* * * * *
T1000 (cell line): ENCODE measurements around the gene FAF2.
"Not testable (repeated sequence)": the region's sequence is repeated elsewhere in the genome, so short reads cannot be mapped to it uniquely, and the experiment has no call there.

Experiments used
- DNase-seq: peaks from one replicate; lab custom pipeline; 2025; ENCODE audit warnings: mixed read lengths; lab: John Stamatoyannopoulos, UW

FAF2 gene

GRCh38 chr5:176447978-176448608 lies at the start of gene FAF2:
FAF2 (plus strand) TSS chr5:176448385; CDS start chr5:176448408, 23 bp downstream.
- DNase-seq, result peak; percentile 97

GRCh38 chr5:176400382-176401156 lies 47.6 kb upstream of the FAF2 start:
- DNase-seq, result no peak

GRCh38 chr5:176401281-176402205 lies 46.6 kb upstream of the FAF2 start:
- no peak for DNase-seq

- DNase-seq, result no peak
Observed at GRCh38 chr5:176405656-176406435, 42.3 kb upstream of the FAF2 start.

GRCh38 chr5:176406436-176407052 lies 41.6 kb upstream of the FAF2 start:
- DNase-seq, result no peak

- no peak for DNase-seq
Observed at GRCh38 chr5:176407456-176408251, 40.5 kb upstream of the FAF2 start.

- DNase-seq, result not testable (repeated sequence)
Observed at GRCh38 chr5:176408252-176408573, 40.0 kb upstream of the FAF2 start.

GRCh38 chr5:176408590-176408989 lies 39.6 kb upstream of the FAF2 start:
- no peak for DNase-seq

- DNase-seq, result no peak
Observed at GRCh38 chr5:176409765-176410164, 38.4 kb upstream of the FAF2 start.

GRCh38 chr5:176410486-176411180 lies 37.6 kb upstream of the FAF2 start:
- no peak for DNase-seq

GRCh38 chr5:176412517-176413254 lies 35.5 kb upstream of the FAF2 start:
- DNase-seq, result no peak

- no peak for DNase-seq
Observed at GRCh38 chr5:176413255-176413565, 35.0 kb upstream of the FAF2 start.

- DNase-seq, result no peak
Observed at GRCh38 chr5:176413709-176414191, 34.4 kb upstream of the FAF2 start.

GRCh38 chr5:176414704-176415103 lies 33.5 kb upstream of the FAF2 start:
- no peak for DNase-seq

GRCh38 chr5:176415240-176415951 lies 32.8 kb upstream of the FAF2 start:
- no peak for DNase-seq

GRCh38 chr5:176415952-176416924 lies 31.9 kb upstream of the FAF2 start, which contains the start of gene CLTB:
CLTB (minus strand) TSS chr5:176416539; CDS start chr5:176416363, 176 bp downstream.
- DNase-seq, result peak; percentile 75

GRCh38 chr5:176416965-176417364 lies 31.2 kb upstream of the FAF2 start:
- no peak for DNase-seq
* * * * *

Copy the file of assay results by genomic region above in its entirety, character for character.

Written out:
T1000 (cell line): ENCODE measurements around the gene FAF2.
"Not testable (repeated sequence)": the region's sequence is repeated elsewhere in the genome, so short reads cannot be mapped to it uniquely, and the experiment has no call there.

Experiments used
- DNase-seq: peaks from one replicate; lab custom pipeline; 2025; ENCODE audit warnings: mixed read lengths; lab: John Stamatoyannopoulos, UW

FAF2 gene

GRCh38 chr5:176447978-176448608 lies at the start of gene FAF2:
FAF2 (plus strand) TSS chr5:176448385; CDS start chr5:176448408, 23 bp downstream.
- DNase-seq, result peak; percentile 97

GRCh38 chr5:176400382-176401156 lies 47.6 kb upstream of the FAF2 start:
- DNase-seq, result no peak

GRCh38 chr5:176401281-176402205 lies 46.6 kb upstream of the FAF2 start:
- no peak for DNase-seq

- DNase-seq, result no peak
Observed at GRCh38 chr5:176405656-176406435, 42.3 kb upstream of the FAF2 start.

GRCh38 chr5:176406436-176407052 lies 41.6 kb upstream of the FAF2 start:
- DNase-seq, result no peak

- no peak for DNase-seq
Observed at GRCh38 chr5:176407456-176408251, 40.5 kb upstream of the FAF2 start.

- DNase-seq, result not testable (repeated sequence)
Observed at GRCh38 chr5:176408252-176408573, 40.0 kb upstream of the FAF2 start.

GRCh38 chr5:176408590-176408989 lies 39.6 kb upstream of the FAF2 start:
- no peak for DNase-seq

- DNase-seq, result no peak
Observed at GRCh38 chr5:176409765-176410164, 38.4 kb upstream of the FAF2 start.

GRCh38 chr5:176410486-176411180 lies 37.6 kb upstream of the FAF2 start:
- no peak for DNase-seq

GRCh38 chr5:176412517-176413254 lies 35.5 kb upstream of the FAF2 start:
- DNase-seq, result no peak

- no peak for DNase-seq
Observed at GRCh38 chr5:176413255-176413565, 35.0 kb upstream of the FAF2 start.

- DNase-seq, result no peak
Observed at GRCh38 chr5:176413709-176414191, 34.4 kb upstream of the FAF2 start.

GRCh38 chr5:176414704-176415103 lies 33.5 kb upstream of the FAF2 start:
- no peak for DNase-seq

GRCh38 chr5:176415240-176415951 lies 32.8 kb upstream of the FAF2 start:
- no peak for DNase-seq

GRCh38 chr5:176415952-176416924 lies 31.9 kb upstream of the FAF2 start, which contains the start of gene CLTB:
CLTB (minus strand) TSS chr5:176416539; CDS start chr5:176416363, 176 bp downstream.
- DNase-seq, result peak; percentile 75

GRCh38 chr5:176416965-176417364 lies 31.2 kb upstream of the FAF2 start:
- no peak for DNase-seq